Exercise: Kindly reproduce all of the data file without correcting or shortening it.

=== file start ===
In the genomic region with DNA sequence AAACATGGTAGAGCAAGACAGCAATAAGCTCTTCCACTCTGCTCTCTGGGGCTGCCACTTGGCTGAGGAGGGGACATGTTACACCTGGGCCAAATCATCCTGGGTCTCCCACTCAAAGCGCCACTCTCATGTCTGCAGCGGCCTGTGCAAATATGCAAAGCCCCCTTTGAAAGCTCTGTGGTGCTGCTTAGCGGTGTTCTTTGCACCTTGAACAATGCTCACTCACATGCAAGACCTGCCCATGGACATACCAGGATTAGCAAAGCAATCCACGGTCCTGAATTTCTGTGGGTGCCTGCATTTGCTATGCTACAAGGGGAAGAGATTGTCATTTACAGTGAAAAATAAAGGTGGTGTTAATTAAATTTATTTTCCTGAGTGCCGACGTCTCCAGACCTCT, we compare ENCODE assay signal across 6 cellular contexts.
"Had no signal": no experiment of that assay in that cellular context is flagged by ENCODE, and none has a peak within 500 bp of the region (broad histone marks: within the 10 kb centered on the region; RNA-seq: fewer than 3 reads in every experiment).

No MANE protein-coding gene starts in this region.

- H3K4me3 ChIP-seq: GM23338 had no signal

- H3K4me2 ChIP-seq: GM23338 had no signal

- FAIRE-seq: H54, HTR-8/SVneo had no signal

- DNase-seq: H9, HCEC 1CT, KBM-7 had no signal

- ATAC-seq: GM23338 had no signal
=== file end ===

In the genomic region with DNA sequence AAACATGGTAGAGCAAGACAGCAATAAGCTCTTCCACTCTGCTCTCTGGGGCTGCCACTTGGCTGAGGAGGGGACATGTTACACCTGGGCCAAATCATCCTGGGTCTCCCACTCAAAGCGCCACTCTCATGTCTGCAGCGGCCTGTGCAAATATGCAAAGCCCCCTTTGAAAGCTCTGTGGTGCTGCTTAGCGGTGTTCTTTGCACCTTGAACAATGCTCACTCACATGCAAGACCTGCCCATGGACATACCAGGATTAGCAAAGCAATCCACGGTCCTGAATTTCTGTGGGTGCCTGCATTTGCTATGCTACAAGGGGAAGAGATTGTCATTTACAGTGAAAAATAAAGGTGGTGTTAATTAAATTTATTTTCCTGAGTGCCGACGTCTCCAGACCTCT, we compare ENCODE assay signal across 6 cellular contexts.
"Had no signal": no experiment of that assay in that cellular context is flagged by ENCODE, and none has a peak within 500 bp of the region (broad histone marks: within the 10 kb centered on the region; RNA-seq: fewer than 3 reads in every experiment).

No MANE protein-coding gene starts in this region.

- H3K4me3 ChIP-seq: GM23338 had no signal

- H3K4me2 ChIP-seq: GM23338 had no signal

- FAIRE-seq: H54, HTR-8/SVneo had no signal

- DNase-seq: H9, HCEC 1CT, KBM-7 had no signal

- ATAC-seq: GM23338 had no signal